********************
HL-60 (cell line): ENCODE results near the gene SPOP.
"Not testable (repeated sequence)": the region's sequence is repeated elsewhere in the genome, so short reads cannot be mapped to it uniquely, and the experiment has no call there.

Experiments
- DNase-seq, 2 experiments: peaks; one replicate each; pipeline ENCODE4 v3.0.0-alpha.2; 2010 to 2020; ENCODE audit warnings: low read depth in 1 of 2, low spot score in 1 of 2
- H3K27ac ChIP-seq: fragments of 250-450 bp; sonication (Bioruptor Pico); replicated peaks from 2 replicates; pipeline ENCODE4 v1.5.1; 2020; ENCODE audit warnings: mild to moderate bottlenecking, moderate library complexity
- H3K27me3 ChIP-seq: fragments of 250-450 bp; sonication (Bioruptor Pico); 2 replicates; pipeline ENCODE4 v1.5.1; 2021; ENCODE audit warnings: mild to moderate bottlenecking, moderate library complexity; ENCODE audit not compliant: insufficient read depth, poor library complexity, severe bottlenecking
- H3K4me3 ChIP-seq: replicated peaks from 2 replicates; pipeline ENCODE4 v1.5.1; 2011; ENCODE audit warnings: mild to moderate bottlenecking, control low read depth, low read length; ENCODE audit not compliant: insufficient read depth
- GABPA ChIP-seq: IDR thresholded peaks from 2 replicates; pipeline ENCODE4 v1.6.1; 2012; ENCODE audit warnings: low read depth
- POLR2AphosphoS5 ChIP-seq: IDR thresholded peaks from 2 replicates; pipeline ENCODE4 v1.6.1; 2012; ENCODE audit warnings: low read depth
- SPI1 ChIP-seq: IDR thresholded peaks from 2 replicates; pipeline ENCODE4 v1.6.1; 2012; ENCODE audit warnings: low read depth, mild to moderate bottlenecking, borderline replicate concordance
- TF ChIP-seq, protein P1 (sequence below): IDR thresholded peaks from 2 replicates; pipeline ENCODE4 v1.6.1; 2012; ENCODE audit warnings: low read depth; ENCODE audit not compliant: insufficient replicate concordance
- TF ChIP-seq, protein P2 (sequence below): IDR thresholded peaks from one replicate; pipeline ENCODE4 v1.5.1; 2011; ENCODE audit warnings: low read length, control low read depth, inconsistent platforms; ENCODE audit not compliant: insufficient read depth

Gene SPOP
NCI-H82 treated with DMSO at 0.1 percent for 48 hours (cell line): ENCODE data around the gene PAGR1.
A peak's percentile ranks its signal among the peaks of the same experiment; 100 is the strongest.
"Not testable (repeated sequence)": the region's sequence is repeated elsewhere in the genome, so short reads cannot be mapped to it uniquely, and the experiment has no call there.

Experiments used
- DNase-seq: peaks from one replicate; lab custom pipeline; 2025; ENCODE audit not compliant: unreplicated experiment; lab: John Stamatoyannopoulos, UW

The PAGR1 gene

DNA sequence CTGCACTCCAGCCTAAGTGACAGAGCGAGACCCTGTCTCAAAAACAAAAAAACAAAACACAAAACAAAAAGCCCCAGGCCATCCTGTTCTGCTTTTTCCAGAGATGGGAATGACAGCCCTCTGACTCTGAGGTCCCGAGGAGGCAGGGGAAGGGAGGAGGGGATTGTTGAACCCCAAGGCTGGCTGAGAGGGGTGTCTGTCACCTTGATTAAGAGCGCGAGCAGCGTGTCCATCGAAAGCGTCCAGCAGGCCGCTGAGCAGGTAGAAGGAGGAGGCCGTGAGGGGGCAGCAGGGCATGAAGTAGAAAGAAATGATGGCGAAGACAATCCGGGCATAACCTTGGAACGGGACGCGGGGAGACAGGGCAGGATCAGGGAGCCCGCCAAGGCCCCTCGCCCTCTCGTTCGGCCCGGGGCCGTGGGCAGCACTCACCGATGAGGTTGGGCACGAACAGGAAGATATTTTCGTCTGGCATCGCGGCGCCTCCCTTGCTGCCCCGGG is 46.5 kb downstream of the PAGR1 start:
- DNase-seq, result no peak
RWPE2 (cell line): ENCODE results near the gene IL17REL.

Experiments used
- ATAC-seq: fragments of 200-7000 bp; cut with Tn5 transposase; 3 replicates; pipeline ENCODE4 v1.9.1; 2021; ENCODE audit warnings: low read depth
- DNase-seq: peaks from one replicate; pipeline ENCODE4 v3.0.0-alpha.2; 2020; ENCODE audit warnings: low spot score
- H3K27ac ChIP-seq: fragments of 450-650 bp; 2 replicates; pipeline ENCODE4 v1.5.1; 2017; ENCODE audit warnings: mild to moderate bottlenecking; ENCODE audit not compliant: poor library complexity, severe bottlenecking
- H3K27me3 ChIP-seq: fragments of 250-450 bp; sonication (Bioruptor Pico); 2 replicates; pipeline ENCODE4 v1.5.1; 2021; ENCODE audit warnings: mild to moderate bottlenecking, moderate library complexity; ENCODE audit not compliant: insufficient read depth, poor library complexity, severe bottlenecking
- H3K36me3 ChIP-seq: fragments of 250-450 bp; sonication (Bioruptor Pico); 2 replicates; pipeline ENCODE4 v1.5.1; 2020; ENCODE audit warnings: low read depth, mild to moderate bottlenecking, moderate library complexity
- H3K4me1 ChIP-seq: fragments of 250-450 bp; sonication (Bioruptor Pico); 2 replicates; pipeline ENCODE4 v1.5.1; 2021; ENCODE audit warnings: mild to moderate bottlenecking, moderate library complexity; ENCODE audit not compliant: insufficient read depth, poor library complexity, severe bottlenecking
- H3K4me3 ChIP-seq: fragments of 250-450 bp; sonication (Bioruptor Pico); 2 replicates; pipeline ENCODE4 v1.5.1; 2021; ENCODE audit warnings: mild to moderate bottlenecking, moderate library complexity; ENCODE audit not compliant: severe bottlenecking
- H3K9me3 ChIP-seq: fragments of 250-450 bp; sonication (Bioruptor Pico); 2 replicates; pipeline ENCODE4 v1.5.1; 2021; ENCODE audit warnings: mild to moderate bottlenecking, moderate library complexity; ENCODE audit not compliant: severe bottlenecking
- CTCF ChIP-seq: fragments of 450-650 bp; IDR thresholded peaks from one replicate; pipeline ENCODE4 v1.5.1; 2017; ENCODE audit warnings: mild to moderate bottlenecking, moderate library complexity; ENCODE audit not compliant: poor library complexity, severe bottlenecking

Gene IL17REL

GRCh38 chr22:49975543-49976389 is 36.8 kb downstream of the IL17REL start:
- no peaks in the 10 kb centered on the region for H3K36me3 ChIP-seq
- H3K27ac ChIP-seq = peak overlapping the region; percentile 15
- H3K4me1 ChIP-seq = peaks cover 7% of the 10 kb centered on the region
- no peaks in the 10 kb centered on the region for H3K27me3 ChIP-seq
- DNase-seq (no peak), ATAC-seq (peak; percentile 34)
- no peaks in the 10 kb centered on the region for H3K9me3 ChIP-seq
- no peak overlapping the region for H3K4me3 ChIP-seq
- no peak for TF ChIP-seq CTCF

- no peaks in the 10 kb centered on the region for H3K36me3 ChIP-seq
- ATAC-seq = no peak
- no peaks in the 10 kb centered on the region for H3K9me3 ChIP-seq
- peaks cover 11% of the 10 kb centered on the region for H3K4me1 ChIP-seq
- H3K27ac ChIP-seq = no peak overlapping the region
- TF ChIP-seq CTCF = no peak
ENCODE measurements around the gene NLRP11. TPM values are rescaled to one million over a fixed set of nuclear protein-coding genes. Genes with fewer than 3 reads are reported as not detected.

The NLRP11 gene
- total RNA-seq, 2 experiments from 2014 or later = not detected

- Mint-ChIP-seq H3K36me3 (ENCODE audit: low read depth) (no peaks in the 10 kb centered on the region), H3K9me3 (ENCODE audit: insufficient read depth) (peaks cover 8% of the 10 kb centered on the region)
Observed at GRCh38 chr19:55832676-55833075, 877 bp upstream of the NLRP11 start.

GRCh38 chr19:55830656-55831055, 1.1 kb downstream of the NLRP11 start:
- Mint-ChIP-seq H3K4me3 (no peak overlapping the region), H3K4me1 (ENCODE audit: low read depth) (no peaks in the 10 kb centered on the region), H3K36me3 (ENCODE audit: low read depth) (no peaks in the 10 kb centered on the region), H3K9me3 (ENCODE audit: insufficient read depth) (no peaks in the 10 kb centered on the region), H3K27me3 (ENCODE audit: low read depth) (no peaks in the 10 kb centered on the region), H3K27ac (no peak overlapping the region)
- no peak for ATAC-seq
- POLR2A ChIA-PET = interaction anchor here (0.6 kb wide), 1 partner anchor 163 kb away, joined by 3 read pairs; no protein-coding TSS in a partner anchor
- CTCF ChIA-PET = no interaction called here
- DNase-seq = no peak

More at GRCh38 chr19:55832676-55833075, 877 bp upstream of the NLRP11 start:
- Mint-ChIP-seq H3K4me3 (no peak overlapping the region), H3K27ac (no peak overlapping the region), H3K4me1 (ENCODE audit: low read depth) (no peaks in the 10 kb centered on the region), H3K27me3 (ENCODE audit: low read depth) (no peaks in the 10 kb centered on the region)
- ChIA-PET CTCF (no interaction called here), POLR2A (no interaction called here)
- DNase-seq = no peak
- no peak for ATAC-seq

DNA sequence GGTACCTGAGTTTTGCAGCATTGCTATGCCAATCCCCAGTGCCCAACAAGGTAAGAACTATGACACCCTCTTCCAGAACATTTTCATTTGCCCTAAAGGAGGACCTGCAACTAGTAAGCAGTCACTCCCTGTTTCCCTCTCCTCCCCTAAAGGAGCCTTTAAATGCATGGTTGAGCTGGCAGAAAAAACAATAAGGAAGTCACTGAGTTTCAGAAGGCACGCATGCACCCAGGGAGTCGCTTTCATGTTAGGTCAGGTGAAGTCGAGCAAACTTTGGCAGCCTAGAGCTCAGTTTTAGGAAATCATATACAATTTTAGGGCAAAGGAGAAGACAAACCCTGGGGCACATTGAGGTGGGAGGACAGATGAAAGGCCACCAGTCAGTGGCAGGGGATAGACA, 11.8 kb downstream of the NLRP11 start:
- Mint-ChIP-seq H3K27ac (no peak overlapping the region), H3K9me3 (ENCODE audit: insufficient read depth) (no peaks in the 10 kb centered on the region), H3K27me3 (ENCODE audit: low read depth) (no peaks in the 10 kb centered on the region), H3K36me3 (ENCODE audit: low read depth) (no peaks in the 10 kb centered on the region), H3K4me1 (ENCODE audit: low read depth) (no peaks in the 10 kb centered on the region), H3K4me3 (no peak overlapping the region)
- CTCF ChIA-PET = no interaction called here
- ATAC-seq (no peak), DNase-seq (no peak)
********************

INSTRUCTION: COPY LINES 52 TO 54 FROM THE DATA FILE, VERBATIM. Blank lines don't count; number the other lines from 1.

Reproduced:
- Mint-ChIP-seq H3K36me3 (ENCODE audit: low read depth) (no peaks in the 10 kb centered on the region), H3K9me3 (ENCODE audit: insufficient read depth) (peaks cover 8% of the 10 kb centered on the region)
Observed at GRCh38 chr19:55832676-55833075, 877 bp upstream of the NLRP11 start.

GRCh38 chr19:55830656-55831055, 1.1 kb downstream of the NLRP11 start: